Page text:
“No one undertakes a journey alone. We depend upon others constantly–in ways both tangible and intangible–to move us toward our destination,” observes John Maxwell in his little book Relationships 101.
“We cannot succeed without the help of others, but forming positive relationships can be a challenge,” Maxwell opines. This is true in business. In politics. In sports. In the home. And in the church.
Major holidays like Mother’s Day, Father’s Day, Christmas, and Thanksgiving, all remind us of the importance of our relationships. Those times can become special occasions of enjoyment, bonding, and reminiscing. Or else they can be dreaded reminders of our fragile or ruptured relationships.
American business executive, Clarence offered this insight. “I sincerely believe that the word relationships is the key to the prospect of a decent world. It seems abundantly clear that every problem you will have in your family, in your work, in our nation, or in this world is essentially a matter of relationships, of interdependence.”
So, as we think about the possibility of renewing, restoring, or revitalizing our relationships, what steps can we take?
#1 Remember that people are important to God. So they ought to be important to us. Everyone we know is made in His image and His likeness (Gen. 1:26). Every person has the potential to partake of His divine nature. That makes people pretty important.
#2 Realize that you cannot do life alone. The lyrics from the 1960s Broadway musical Funny Girl, sung by Barbra Streisand belt out this truth.
People who need people
Are the luckiest people in the world
Actually, that’s everyone. Me. And you. We all need people. God created us for community. Formed us for family. And fashioned us for relationships. That’s life.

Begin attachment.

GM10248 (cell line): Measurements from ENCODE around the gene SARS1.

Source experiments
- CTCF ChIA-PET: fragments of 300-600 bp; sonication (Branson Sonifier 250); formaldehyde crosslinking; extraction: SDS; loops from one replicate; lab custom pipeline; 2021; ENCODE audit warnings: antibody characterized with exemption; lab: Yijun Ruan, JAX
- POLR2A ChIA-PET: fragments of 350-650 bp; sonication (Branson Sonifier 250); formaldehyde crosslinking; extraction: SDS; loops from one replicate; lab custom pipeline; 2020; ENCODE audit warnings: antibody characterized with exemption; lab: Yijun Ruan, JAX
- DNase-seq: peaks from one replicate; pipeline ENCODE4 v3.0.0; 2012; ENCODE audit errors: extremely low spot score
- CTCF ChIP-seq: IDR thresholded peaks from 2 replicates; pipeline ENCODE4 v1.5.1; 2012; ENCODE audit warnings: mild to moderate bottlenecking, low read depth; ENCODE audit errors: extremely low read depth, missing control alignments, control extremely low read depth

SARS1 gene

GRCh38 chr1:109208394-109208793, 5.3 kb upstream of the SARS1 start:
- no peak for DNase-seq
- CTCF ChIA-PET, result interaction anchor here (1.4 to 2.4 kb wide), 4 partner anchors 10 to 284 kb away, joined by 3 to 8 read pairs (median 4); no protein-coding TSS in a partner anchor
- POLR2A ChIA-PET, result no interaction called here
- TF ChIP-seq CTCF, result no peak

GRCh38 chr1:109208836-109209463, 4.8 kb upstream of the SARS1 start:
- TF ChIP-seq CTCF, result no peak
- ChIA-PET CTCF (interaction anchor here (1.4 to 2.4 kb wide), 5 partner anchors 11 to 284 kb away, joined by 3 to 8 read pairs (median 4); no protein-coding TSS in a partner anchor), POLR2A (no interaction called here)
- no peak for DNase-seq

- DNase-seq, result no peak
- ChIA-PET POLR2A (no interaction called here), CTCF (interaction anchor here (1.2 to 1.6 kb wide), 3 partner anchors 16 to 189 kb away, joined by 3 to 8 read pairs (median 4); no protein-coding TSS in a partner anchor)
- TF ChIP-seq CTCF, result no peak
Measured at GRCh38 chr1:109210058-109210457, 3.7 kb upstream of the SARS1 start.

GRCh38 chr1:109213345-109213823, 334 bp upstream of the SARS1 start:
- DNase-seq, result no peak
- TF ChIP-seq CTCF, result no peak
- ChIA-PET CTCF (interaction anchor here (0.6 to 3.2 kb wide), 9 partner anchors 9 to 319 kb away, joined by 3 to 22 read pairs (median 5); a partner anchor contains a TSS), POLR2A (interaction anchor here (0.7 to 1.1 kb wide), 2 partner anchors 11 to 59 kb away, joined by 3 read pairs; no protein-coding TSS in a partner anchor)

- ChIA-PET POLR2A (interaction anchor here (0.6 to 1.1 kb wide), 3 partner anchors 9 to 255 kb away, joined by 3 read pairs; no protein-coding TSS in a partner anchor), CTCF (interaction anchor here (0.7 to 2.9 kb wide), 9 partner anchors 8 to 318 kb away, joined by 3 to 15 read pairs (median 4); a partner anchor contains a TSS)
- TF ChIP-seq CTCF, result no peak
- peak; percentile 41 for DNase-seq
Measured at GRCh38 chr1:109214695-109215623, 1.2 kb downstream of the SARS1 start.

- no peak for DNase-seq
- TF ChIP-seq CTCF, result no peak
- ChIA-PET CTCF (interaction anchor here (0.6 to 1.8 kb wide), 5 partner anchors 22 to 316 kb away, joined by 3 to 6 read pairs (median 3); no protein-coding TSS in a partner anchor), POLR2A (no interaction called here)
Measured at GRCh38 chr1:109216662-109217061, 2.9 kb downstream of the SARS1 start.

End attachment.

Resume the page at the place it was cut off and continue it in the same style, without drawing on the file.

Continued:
#3 Learn to really care and be others-focused. It’s human nature to think of ourselves first. For little children, their lives revolve around them–their needs. Their wants. Their happiness. And their toys. Every parent has worked to teach their children to share.
Hopefully, however, as we grow to adulthood, we learn that real life is not just about me. It’s about we. Togetherness. Companionship. Fellowship. Comradeship. Unselfish sharing. Sacrificial giving. Empathic comforting. And mutual responsibilities.
To that end, the Scripture offers this exhortation.
Do nothing from rivalry or conceit but in humility count others more significant than yourselves. Let each of you look not only to his own interests, but also to the interests of others. (Phil. 2:3-4, ESV)
#4 Improve your relationships by improving yourself. In almost every relationship conflict, it’s the other person’s fault. Preachers, pastors, and counselors have heard this repeated refrain by husbands and wives, parents and children, and Christian brothers and sisters.
Rarely, if ever, is any relationship problem entirely to be blamed on one party. Paul’s admonition to “examine yourself,” is usually a good place to start in healing a strained relationship. My friend and preaching colleague, Gary Henry suggested, “We improve our relationships by improving our character.”
What Christian graces can I employ that will soothe hurt feelings? What fruit of the spirit do I need to develop to heal a broken heart? What Christ-like attitudes do I need to imbibe to get along with other people?
Furthermore, this Biblical advice will prevent many relationship problems. “If possible, so far as it depends on YOU, be at peace with all men” (Rom. 12:17).
Finally, be advised, as Rick Warren reminds us that “busyness is a great enemy of relationships.” Slow down. Look around. See the people in your life. Love them. Embrace them. And connect with them.
–Ken Weliever, The Preacherman